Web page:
Meanwhile, a Chapter 13 trustee will assess the feasibility of your proposed Chapter 13 repayment plan during a 341 meeting. The Chapter 13 trustee will consistently deliver monthly payments to creditors if the judge approves the plan at the confirmation hearing. The 341 meeting will generally be scheduled 21 to 50 days after you file for Chapter 13.

What to Bring to the 341 Meeting of Creditors

Before attending the 341 meeting, you need to gather your paperwork for the bankruptcy trustee to review. You should bring:
  • A photo ID, such as a driver’s license, a passport, or military ID
  • Something that has your social security number, including a social security card or a W2 statement
  • Income records
  • Tax statements
  • Vehicle titles
  • Mortgage or rental contracts
  • Bankruptcy paperwork that you previously submitted to the court
Lastly, make sure that you don’t bring your phone, computer, or tablet to the 341 meeting.

What Happens After a 341 Meeting?

You’re not completely out of the woods yet after the 341 meeting of creditors. You will still need to do what’s expected of you until your bankruptcy case comes to a close. Here are some things you may have to do after your 341 meeting:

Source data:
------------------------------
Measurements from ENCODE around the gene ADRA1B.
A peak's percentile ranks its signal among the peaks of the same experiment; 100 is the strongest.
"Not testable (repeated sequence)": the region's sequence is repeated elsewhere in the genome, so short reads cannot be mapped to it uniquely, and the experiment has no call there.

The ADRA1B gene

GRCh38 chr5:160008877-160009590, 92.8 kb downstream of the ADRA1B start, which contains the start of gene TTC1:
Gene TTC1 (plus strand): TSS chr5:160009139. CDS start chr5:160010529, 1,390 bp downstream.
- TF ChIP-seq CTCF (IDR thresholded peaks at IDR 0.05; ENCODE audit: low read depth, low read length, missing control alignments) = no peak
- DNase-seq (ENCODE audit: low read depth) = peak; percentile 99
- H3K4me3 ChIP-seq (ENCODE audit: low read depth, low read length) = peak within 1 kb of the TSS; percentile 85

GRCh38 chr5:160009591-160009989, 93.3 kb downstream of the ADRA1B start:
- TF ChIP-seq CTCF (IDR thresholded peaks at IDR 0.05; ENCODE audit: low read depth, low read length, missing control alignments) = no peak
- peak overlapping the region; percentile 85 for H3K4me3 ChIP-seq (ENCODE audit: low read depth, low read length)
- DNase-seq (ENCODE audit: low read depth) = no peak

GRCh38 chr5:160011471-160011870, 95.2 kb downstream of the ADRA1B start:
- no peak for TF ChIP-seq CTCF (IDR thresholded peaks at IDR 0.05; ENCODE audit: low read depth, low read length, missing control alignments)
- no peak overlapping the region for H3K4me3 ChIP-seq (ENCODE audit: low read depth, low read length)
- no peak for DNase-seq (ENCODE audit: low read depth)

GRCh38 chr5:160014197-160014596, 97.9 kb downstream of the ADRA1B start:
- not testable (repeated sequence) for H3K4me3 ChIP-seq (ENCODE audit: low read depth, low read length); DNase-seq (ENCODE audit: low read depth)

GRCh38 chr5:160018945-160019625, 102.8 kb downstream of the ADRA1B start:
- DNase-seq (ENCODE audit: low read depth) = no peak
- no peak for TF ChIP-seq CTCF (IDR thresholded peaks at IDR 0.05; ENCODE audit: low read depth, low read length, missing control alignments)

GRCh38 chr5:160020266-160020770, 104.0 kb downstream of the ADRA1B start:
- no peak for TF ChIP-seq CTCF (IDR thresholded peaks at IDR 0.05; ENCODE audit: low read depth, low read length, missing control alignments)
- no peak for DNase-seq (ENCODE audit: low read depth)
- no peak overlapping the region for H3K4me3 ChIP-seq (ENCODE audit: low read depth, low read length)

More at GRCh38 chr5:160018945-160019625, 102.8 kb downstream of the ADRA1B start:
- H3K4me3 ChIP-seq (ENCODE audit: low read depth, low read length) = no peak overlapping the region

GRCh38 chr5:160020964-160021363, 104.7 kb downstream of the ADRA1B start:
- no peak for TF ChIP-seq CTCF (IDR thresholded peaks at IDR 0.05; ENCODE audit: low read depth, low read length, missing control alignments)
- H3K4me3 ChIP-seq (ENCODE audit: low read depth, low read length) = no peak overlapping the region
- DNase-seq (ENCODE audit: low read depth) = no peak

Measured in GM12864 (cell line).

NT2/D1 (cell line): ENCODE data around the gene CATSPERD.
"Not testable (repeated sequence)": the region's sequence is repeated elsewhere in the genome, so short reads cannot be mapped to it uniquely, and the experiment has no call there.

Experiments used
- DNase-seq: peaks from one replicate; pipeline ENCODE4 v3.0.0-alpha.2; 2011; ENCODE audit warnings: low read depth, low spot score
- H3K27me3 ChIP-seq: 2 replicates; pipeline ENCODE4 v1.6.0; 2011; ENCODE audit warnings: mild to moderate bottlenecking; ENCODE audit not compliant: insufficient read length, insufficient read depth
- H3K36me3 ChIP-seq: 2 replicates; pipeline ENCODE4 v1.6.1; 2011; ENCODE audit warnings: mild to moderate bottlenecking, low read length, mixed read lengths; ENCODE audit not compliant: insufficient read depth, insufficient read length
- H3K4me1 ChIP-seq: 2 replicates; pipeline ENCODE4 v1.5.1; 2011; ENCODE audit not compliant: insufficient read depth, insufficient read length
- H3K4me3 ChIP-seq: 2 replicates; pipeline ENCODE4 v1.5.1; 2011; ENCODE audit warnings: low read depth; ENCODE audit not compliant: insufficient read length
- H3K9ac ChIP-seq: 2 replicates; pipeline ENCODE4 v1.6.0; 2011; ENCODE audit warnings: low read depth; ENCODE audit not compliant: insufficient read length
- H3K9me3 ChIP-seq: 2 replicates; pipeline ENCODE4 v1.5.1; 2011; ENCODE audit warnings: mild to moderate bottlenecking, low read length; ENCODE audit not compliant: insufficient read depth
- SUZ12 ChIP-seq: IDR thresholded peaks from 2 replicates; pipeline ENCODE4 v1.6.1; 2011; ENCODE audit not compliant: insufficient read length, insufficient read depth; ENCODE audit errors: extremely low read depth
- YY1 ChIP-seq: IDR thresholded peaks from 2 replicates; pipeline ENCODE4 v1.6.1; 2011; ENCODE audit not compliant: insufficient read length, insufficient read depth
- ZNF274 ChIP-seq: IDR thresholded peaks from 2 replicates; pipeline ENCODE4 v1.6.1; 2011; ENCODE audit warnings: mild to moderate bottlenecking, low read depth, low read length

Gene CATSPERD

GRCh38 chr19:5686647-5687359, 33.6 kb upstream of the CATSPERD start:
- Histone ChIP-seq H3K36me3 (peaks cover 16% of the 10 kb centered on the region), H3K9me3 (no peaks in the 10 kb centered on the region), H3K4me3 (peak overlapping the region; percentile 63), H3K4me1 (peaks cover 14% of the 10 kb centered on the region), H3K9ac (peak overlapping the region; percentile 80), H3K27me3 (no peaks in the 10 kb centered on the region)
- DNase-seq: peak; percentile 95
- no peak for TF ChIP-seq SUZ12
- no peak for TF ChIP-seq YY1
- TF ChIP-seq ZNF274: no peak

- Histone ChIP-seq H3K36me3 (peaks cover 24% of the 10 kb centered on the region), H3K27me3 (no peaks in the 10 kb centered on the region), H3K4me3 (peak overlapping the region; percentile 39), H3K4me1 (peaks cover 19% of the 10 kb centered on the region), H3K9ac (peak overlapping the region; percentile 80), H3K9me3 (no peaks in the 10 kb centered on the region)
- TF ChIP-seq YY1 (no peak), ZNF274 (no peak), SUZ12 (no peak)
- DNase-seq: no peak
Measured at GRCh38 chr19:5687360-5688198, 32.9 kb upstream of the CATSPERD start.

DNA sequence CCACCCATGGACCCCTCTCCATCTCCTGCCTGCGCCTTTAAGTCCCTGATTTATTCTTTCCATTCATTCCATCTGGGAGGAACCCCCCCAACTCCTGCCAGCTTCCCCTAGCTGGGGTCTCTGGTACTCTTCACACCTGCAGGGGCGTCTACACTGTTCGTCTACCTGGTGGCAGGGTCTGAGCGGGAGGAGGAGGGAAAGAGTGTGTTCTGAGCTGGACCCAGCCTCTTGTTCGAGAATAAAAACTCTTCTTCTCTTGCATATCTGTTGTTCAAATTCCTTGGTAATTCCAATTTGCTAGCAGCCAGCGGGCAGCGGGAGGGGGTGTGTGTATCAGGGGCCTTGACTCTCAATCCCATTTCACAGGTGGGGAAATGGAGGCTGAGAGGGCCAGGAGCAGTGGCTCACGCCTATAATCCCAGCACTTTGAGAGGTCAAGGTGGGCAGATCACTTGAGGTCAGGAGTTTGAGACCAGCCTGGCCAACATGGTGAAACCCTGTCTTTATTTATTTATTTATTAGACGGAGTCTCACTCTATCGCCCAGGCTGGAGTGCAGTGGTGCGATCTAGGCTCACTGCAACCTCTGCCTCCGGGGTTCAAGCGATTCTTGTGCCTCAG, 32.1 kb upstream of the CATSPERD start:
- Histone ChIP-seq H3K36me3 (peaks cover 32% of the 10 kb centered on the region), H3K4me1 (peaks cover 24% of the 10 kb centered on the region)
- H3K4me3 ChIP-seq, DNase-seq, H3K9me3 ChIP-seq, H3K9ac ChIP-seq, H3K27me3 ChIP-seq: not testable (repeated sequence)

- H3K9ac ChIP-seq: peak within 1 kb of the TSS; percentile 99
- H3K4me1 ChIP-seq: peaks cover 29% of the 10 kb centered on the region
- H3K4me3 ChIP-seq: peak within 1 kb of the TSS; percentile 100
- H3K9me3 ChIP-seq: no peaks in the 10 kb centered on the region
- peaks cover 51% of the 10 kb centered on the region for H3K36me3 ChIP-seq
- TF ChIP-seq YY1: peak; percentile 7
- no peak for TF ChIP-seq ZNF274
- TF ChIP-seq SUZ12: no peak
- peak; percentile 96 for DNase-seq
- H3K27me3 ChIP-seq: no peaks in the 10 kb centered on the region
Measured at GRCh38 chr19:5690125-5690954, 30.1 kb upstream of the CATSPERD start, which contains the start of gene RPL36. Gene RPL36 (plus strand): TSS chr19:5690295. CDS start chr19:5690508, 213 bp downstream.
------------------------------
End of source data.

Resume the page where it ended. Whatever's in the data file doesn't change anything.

• Give the trustee access to non-exempt property. Basically, non-exempt property is what you don’t have to keep so your trustee may sell it and give the money to your creditors.
  • Deal with reaffirmed debts, but only if your bankruptcy plan involves agreeing to new debt terms (also called reaffirmation). Basically, you will start making payments on these debts after your 341 meeting. Additionally, you should continue making payments on debts that aren’t impacted by your bankruptcy filing.
  • Wait for a bankruptcy discharge or an objection to discharge. This will come approximately 60 days after your 341 meeting. A bankruptcy discharge basically means that you’re debt free and that your case is coming to an end. Meanwhile, an objection to discharge indicates that you lied about something in your meeting or that you failed to qualify for a discharge under the bankruptcy code.
  • Attend a debt counseling course with a bankruptcy attorney at O’Bryan Law. This course will help you stay debt free by teaching you how to manage your finances responsibly. The ultimate goal of a Kentucky debt counseling course is to avoid filing for bankruptcy again in the future.

Call a Bankruptcy Attorney at O’Bryan Law Offices Today

At O’Bryan Law Offices, we put our significant credit and bankruptcy knowledge to work. Whether our clients wish to file for bankruptcy to reorganize their finances or they simply need debt counseling, we can help. A skilled Louisville bankruptcy attorney will guide you through each step of the process, ensuring that you emerge in a better financial position. Call 502-400-4020 to book a free consultation.